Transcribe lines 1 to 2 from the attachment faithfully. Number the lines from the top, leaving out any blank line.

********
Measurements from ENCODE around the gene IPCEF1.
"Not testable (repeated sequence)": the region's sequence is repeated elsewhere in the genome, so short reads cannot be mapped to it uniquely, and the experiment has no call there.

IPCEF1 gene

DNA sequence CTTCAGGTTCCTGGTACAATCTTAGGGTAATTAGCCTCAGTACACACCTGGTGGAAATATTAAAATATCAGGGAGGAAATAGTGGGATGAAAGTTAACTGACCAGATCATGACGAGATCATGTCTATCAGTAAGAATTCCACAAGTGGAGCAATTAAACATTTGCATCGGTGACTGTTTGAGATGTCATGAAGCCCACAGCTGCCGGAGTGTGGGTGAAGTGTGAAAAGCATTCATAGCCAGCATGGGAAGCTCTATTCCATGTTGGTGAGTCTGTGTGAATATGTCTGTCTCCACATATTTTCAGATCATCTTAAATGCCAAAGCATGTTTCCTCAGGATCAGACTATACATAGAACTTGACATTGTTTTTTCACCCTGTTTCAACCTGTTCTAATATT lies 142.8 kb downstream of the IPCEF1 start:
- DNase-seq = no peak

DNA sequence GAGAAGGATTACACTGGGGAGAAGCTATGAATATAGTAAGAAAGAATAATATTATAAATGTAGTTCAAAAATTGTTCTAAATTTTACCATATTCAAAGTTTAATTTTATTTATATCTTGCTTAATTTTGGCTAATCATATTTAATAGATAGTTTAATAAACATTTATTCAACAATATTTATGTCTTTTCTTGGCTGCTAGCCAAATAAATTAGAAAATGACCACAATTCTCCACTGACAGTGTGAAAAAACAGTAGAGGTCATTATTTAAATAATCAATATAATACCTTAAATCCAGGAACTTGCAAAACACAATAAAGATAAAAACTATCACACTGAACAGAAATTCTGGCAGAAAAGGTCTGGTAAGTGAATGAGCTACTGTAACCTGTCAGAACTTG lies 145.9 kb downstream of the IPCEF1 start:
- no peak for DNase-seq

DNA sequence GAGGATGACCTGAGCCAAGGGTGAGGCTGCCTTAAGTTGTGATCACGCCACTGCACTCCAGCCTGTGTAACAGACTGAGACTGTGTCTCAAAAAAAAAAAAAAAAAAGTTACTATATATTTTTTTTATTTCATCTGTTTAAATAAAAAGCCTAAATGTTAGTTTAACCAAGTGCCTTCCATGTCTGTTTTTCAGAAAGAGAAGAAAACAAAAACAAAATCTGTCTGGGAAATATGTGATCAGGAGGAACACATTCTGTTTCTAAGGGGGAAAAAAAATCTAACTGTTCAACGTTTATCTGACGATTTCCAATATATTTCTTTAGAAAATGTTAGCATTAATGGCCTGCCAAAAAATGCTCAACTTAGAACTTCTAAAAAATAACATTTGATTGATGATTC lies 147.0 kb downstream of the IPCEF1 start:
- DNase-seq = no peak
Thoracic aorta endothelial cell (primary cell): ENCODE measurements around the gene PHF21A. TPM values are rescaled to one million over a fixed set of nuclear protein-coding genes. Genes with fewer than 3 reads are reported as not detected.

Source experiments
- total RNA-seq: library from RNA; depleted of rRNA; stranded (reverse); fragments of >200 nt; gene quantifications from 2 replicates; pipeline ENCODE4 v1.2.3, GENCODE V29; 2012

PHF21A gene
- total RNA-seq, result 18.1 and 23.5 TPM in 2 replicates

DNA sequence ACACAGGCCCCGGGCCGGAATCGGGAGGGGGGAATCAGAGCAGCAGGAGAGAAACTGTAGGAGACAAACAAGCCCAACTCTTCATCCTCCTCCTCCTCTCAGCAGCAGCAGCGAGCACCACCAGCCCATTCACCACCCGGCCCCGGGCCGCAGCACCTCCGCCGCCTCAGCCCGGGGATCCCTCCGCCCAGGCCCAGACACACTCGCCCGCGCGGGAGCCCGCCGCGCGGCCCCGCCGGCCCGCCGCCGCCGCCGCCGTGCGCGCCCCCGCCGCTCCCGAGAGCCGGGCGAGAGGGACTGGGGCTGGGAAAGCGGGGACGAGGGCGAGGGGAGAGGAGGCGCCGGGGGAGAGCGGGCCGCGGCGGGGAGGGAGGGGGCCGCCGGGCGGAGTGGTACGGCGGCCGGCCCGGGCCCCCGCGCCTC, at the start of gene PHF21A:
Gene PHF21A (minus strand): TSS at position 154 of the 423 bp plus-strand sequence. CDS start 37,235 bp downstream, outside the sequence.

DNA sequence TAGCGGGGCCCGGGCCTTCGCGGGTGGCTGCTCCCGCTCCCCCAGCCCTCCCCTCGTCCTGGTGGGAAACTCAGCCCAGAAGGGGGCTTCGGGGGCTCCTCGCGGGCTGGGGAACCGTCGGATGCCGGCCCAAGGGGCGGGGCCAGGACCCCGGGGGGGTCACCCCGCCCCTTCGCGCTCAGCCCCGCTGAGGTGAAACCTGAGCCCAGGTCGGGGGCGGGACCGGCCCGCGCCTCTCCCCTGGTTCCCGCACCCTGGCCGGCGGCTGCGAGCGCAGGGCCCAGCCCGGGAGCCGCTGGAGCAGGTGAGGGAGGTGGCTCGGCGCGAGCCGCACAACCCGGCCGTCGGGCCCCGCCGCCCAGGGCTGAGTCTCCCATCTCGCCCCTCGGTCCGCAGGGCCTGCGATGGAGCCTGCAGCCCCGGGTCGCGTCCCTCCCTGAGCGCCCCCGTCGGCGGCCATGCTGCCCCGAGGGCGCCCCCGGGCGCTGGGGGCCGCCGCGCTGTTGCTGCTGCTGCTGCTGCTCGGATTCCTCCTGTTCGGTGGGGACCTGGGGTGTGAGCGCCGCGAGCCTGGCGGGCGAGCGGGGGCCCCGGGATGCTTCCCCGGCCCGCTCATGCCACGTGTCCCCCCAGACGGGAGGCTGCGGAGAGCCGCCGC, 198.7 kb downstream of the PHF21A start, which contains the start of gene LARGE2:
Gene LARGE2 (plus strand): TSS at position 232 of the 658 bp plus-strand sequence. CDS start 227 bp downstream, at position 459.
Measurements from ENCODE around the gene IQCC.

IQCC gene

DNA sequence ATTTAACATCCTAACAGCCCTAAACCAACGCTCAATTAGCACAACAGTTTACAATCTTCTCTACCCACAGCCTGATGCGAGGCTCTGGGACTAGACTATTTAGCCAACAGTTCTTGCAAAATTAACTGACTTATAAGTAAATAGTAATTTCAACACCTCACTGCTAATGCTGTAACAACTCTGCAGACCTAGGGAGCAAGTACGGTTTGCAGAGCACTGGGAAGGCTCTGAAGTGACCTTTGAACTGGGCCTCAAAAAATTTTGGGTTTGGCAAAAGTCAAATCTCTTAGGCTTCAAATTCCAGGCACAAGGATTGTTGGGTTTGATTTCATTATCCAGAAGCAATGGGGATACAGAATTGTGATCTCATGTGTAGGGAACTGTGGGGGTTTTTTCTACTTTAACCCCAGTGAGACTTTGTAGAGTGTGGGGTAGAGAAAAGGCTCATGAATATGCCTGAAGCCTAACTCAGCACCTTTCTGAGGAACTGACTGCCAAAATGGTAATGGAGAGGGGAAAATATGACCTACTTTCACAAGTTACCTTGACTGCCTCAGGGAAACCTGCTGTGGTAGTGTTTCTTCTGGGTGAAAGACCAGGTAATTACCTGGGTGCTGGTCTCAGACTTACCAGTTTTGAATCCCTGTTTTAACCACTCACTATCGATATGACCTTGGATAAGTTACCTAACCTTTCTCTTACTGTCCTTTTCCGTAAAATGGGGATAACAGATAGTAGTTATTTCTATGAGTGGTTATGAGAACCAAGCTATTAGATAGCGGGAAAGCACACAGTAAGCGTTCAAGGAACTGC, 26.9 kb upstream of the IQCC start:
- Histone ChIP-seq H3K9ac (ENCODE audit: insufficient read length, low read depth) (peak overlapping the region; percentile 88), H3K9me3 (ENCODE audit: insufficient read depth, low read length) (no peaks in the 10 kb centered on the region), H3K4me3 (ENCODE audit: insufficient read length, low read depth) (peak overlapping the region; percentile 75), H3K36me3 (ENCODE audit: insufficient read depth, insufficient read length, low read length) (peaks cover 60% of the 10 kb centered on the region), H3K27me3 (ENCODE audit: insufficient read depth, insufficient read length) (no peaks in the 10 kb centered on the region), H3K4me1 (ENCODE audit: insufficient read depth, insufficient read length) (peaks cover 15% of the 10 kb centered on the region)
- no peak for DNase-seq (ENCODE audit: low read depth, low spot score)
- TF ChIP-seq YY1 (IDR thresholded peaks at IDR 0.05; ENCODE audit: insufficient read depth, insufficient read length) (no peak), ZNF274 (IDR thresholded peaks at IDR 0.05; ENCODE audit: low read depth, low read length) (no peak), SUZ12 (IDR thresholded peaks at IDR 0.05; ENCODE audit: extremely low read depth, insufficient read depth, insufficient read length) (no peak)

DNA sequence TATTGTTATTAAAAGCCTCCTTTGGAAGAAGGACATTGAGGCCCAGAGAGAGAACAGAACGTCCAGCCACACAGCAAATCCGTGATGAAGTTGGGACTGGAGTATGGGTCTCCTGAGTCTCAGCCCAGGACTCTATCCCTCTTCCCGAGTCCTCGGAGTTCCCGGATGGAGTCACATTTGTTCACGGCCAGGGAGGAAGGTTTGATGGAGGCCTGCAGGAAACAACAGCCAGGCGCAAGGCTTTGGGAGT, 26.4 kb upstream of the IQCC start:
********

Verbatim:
Measurements from ENCODE around the gene IPCEF1.
"Not testable (repeated sequence)": the region's sequence is repeated elsewhere in the genome, so short reads cannot be mapped to it uniquely, and the experiment has no call there.